Alongside the failure of blackmail and intimidation tactics, Turkey decided to up the ante by confronting another NATO member. After Greek Supreme Court ruled not to extradite 8 Turkish soldiers based on their arguments that they did not take part in the coup and would not have a fair trial chance if they returned, Turkey rekindled an old flame by top military chief’s visit to Kardak Island in Aegean-sea.12 For those following the issue only superficially this move might look like a response to the Greek court decision. But unfortunately it is not. It was rather another attempt to create turmoil the President favors.

In the recent weeks, two statements following Erdoğan’s bullying marked a significant shift in reaction of the West. Erdoğan who managed to win all elections by portraying himself as the persecuted tried to create another persecution story by a headline on one of the major newspapers, Hurriyet. On the front page of the newspaper on February 25 it read “Unease at the military headquarters”, a reminiscient of coup threats where Turkish Military could pose a real threat against government. Erdoğan desperate to change equal Yes/No ratio in the referendum tried to create the same effect by bringing about a persecution story by manipulating the troubled relations with the West. In this sense, the scandalous events following a veiled minister’s attempt to enter Netherlands without permission, further bans on ministerial rallies in Europe, Erdoğan’s accusation of the Dutch as modern day Nazis and his accusations towards Germany for Islamophobia and harboring terrorists changed the tone and tide of the relations.13

On 18 March came the interview with German Intelligence Chief where he stated that there was a genuine coup but despite numerous attempts government had been unsuccessful in convincing Germany that Gulen was behind it. 14The GOP intel chairman David Nunes saying he found it hard to believe that the cleric was behind the coup.15 These two explanations have two significant meanings beyond whitewashing the cleric: First they show that the West, being pounded by Erdoğan for a long while now decided to make facts public about this coup. Second, it shows the discontent about Erdoğan and that they do not want to work with him anymore. Those two statements came after a leaked EU Intelligence Center Report dated August 24, 2016.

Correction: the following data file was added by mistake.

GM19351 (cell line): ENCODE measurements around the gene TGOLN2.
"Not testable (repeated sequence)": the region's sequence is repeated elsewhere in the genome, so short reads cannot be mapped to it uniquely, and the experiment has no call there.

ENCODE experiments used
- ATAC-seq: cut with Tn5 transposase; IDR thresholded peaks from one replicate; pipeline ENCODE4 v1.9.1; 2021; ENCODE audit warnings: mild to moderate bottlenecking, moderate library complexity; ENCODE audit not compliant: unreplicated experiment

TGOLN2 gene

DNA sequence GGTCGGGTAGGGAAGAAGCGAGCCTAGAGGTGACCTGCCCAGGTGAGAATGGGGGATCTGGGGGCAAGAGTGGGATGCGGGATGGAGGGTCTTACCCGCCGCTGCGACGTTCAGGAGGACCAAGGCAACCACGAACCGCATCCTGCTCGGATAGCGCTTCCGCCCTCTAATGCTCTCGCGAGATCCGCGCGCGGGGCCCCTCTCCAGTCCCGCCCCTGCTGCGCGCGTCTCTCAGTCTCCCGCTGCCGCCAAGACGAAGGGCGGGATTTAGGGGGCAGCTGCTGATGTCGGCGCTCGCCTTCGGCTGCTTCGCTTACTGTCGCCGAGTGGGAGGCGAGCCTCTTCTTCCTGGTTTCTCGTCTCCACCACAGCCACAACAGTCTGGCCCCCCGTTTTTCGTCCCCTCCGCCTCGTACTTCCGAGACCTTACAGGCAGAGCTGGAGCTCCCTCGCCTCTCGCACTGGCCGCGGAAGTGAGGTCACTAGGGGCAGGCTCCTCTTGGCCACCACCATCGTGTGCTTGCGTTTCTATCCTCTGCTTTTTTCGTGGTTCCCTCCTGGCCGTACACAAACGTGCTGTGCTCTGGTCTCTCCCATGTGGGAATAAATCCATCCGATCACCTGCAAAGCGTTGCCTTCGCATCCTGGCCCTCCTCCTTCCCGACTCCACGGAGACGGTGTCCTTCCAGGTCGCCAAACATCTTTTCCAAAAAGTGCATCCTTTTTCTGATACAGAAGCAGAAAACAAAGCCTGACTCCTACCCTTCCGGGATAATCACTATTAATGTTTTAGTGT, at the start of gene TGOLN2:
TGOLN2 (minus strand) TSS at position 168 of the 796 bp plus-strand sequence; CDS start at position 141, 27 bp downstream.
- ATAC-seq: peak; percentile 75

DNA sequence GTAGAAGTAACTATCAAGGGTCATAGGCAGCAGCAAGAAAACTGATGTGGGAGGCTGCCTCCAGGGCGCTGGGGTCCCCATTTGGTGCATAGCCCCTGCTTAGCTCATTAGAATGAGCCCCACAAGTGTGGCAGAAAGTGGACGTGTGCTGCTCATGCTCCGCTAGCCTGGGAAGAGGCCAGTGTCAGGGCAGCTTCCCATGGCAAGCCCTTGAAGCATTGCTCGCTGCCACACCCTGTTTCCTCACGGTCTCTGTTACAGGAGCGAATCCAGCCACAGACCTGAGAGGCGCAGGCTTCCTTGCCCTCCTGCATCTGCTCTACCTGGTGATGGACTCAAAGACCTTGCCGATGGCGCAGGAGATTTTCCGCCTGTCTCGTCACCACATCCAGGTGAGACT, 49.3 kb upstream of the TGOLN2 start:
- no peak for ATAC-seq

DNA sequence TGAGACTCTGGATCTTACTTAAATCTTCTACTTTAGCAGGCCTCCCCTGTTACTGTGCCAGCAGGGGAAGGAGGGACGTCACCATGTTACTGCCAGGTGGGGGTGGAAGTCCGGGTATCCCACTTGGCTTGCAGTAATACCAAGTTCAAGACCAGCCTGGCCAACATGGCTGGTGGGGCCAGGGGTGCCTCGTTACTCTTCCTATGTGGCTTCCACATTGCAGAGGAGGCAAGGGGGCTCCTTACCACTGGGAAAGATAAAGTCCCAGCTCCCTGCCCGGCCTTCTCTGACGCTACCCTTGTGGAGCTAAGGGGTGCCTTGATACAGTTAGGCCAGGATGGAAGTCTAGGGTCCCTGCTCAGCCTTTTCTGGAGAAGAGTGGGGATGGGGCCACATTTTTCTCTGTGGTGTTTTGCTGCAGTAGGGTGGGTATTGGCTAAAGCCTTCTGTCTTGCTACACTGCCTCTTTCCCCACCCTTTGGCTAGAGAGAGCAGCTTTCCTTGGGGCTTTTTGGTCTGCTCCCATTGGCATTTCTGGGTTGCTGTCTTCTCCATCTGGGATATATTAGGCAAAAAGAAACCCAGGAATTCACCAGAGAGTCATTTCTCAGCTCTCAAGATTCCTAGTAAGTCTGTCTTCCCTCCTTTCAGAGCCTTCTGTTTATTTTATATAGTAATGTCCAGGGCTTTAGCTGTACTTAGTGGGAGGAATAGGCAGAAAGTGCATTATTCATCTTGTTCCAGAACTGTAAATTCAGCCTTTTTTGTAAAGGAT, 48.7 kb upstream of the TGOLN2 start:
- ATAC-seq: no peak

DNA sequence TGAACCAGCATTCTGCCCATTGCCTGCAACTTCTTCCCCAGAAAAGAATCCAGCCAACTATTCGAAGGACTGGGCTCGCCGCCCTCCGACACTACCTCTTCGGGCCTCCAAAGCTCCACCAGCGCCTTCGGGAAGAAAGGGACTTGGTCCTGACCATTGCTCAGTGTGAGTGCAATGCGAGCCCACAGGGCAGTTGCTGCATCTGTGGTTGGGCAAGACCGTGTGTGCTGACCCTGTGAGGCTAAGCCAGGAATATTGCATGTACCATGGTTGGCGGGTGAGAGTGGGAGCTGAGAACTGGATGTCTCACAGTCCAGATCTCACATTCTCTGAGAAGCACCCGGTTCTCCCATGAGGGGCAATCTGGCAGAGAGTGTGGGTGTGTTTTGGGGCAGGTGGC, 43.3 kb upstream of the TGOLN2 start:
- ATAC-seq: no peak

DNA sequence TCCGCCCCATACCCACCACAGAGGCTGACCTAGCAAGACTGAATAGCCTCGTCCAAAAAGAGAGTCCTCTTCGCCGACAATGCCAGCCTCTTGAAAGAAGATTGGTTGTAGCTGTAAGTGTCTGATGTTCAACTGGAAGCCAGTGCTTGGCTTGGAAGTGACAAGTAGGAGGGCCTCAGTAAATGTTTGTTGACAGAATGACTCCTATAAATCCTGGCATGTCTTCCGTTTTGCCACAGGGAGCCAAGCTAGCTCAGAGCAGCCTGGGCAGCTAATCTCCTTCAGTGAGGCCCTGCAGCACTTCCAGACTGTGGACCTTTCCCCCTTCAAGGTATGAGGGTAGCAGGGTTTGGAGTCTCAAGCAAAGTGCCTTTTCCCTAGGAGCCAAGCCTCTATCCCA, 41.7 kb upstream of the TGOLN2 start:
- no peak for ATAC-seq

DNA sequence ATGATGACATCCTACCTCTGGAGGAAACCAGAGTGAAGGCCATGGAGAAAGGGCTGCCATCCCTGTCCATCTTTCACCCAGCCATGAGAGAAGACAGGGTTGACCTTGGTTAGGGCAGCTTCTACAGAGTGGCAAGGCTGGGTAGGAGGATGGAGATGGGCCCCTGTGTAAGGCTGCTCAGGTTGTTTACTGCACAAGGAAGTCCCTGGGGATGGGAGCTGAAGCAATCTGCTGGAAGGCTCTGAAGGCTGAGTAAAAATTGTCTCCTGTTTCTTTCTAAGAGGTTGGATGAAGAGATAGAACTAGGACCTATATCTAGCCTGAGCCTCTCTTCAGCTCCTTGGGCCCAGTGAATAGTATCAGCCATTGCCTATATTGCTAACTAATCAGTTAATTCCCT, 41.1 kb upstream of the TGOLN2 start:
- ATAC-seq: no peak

3. Persistent Turmoil

Turkey has been in great unrest since 2012. The omnipotent-wannabe Erdoğan wants to establish the legal framework for his illegitimate hold on whole power in Turkey with a constitutional amendment to be held on April 16.16 In his power quest, Erdoğan was forced to make a power sharing agreement with different groups to carry out extensive purges in whole state institutions and offices. He had two choices. Either he would face trial for his unlawful deeds or he would shake up whole statecraft.

He chose the latter and he really shocked the whole establishment. Erdoğan and his cronies recognized the value of turmoil to their agenda very early on. In the aftermath of the Ankara Bombing, where a suicide bomber had claimed the lives of 102 Turkish citizens, the Prime Minister Davutoğlu had blurted in a TV programme that after the bombings AKP votes had followed an increasing trend.17 Erdoğan, with this well professed tactics had hurled the country into chaos after the great loss in 7 June 2015 elections. The tactics had increased the party’s votes to a record high 49% in the next elections on 1 November 2015.

Turmoils bring utility for Erdoğan even when created by himself in many ways. First it gives the signal to the Turkish population that Turkey is struggling with great problems in and out of the country. This means such great problems highlight the need for great leaders. Then he makes speeches challenging the West that he blames to be the reason in most cases. This further makes him look greater. The image portrayed by Erdoğan is that, the West does not want Turkey to be great and that is why he is targeted, as the great leader of Turkey. Because, he is the one to make that happen. The turmoils create basis for the declaration and extension of state of emergency and illegalities perpetrated at the time. 18